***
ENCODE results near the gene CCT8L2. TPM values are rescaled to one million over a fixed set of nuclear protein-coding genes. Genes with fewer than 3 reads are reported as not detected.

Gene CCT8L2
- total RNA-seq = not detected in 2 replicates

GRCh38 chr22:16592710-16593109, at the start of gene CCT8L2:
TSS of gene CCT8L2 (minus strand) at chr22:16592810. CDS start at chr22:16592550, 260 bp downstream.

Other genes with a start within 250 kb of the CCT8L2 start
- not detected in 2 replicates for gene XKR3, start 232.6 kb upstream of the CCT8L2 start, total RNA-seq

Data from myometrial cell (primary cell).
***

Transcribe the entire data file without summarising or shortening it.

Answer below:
ENCODE results near the gene CCT8L2. TPM values are rescaled to one million over a fixed set of nuclear protein-coding genes. Genes with fewer than 3 reads are reported as not detected.

Gene CCT8L2
- total RNA-seq = not detected in 2 replicates

GRCh38 chr22:16592710-16593109, at the start of gene CCT8L2:
TSS of gene CCT8L2 (minus strand) at chr22:16592810. CDS start at chr22:16592550, 260 bp downstream.

Other genes with a start within 250 kb of the CCT8L2 start
- not detected in 2 replicates for gene XKR3, start 232.6 kb upstream of the CCT8L2 start, total RNA-seq

Data from myometrial cell (primary cell).